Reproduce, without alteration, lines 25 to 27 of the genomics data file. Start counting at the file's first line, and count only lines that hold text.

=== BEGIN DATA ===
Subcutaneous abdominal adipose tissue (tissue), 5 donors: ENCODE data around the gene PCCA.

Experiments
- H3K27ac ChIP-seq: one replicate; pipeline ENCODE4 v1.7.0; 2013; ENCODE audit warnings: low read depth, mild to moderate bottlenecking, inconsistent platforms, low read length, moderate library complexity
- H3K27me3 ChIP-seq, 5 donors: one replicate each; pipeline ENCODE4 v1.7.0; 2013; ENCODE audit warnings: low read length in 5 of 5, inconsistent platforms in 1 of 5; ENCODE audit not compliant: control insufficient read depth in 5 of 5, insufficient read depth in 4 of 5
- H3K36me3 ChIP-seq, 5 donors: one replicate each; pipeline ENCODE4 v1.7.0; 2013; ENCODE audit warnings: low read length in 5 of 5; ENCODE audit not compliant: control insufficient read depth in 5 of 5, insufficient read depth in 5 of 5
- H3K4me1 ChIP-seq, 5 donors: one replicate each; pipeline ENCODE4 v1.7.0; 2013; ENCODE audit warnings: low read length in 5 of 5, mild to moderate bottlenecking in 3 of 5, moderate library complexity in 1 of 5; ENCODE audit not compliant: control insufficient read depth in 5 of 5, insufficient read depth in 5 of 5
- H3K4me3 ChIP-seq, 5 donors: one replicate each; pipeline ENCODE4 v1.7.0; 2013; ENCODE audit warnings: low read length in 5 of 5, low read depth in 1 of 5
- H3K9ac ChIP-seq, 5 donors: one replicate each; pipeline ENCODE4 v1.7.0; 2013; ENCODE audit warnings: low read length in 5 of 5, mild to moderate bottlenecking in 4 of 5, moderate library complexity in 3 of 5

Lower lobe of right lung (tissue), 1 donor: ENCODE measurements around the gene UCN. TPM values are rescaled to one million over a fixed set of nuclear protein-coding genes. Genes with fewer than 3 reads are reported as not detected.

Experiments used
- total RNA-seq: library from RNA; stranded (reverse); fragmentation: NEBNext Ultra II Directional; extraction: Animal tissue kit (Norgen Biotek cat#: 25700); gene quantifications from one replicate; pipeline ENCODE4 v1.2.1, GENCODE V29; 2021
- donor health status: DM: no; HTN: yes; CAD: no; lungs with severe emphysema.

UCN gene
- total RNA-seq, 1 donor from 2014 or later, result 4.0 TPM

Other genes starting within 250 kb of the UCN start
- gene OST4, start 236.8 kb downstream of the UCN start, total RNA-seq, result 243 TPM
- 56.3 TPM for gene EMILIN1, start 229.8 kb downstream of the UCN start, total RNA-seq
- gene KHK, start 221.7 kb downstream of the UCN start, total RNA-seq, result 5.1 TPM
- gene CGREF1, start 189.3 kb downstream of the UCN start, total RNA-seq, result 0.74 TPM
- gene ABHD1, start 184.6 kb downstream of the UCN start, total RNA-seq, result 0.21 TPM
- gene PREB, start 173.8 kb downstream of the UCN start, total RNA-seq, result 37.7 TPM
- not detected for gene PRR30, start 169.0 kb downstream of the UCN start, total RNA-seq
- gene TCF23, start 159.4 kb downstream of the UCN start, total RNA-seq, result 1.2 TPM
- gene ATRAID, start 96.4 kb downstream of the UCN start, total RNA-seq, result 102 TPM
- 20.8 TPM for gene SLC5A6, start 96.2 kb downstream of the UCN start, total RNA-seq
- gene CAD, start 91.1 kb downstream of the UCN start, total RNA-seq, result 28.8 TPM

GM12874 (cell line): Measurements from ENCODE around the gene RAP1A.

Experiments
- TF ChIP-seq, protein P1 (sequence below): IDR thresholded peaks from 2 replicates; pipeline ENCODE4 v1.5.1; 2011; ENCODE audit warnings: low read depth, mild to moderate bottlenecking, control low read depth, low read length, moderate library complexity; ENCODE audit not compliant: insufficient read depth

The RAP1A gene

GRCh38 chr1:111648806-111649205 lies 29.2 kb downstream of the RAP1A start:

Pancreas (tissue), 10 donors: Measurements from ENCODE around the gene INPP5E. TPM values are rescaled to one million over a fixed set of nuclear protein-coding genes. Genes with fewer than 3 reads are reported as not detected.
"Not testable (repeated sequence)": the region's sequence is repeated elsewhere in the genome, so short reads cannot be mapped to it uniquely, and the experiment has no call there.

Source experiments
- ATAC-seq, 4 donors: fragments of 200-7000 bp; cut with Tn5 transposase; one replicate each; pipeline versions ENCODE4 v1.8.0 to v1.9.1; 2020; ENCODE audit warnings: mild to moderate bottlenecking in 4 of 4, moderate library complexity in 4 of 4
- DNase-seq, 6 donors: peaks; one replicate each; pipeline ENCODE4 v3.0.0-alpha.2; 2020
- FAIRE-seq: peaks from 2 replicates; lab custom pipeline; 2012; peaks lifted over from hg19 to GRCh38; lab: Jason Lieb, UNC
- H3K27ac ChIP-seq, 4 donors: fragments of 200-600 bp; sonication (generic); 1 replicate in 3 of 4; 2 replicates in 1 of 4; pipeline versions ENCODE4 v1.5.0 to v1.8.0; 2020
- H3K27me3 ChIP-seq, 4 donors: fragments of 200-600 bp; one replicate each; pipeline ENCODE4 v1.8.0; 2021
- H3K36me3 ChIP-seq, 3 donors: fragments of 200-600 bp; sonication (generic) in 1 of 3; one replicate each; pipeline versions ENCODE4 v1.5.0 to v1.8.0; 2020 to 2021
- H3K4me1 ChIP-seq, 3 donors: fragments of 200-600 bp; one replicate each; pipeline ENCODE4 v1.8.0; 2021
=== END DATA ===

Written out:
- 20.8 TPM for gene SLC5A6, start 96.2 kb downstream of the UCN start, total RNA-seq
- gene CAD, start 91.1 kb downstream of the UCN start, total RNA-seq, result 28.8 TPM

GM12874 (cell line): Measurements from ENCODE around the gene RAP1A.